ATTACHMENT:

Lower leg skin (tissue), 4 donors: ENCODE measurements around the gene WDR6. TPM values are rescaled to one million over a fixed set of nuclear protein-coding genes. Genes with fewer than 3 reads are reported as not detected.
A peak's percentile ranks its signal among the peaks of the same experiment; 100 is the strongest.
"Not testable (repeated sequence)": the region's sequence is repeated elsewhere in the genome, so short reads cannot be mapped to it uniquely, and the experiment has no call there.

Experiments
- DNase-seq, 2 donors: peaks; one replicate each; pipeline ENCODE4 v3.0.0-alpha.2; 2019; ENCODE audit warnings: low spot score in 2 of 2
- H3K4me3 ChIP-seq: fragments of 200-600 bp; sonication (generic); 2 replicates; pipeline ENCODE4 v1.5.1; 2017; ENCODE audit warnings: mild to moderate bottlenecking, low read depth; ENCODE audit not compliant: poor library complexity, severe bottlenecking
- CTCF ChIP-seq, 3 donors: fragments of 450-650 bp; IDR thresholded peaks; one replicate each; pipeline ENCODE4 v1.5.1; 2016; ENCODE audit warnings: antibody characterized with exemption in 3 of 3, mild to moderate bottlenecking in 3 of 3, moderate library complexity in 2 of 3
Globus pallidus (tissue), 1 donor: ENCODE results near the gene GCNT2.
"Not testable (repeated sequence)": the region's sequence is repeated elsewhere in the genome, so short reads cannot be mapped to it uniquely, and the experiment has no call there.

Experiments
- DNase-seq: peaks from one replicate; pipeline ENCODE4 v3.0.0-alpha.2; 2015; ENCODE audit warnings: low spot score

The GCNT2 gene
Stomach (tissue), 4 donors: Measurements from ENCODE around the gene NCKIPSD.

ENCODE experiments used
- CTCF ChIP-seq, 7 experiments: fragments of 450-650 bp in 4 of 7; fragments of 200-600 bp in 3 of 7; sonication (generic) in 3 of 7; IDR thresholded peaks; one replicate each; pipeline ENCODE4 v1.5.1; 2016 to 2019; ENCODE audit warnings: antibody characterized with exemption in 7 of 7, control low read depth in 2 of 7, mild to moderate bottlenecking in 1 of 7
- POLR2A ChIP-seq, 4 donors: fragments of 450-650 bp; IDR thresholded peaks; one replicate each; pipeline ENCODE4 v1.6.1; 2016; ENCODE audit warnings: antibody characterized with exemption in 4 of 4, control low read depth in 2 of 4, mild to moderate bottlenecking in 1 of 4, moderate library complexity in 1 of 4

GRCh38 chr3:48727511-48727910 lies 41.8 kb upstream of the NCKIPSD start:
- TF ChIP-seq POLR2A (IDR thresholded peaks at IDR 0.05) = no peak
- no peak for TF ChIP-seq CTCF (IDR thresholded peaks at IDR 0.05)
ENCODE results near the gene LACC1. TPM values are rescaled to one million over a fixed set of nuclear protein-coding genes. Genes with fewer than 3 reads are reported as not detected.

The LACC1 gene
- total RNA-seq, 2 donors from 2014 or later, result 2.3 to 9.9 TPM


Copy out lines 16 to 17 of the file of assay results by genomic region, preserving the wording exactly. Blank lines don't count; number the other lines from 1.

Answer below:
- POLR2A ChIP-seq, 4 donors: fragments of 450-650 bp; IDR thresholded peaks; one replicate each; pipeline ENCODE4 v1.6.1; 2016; ENCODE audit warnings: antibody characterized with exemption in 4 of 4, control low read depth in 2 of 4, mild to moderate bottlenecking in 1 of 4, moderate library complexity in 1 of 4

GRCh38 chr3:48727511-48727910 lies 41.8 kb upstream of the NCKIPSD start: